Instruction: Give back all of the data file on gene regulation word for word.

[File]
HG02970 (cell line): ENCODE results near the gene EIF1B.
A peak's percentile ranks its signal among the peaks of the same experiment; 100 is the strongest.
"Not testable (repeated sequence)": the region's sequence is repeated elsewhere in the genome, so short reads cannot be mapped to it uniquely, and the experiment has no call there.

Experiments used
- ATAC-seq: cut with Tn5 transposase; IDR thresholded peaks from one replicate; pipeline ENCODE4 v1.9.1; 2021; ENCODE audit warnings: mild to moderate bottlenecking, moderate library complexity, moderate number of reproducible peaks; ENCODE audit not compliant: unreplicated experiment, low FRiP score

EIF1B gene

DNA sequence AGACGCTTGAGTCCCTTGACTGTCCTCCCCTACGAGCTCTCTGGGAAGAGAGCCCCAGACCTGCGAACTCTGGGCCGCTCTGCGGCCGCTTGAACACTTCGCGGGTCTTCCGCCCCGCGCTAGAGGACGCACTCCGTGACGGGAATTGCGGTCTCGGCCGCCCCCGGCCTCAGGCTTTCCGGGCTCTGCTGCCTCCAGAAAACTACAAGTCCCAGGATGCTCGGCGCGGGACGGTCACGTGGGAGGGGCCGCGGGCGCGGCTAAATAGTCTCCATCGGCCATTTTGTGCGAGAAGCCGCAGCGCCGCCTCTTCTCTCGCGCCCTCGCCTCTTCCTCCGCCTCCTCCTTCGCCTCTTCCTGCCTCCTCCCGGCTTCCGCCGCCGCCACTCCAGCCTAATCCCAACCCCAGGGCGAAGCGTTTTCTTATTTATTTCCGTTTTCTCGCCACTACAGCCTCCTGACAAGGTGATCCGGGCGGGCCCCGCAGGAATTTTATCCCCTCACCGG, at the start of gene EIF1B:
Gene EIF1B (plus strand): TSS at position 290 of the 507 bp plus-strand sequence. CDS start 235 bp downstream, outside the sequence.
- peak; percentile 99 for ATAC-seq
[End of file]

HG02970 (cell line): ENCODE results near the gene EIF1B.
A peak's percentile ranks its signal among the peaks of the same experiment; 100 is the strongest.
"Not testable (repeated sequence)": the region's sequence is repeated elsewhere in the genome, so short reads cannot be mapped to it uniquely, and the experiment has no call there.

Experiments used
- ATAC-seq: cut with Tn5 transposase; IDR thresholded peaks from one replicate; pipeline ENCODE4 v1.9.1; 2021; ENCODE audit warnings: mild to moderate bottlenecking, moderate library complexity, moderate number of reproducible peaks; ENCODE audit not compliant: unreplicated experiment, low FRiP score

EIF1B gene

DNA sequence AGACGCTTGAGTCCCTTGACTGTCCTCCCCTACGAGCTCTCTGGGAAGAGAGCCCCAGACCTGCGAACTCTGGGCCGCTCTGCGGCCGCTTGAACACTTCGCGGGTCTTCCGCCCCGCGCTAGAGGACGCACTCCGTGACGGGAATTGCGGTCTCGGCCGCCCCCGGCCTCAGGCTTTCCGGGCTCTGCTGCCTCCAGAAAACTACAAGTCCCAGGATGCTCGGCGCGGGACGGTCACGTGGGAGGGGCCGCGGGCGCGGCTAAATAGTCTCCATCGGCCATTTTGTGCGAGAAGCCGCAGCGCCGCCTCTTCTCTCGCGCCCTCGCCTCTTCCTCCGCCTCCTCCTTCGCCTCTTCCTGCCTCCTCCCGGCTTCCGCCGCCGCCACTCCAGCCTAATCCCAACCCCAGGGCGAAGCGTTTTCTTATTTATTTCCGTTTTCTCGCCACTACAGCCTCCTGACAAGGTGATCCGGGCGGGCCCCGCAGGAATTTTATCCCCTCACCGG, at the start of gene EIF1B:
Gene EIF1B (plus strand): TSS at position 290 of the 507 bp plus-strand sequence. CDS start 235 bp downstream, outside the sequence.
- peak; percentile 99 for ATAC-seq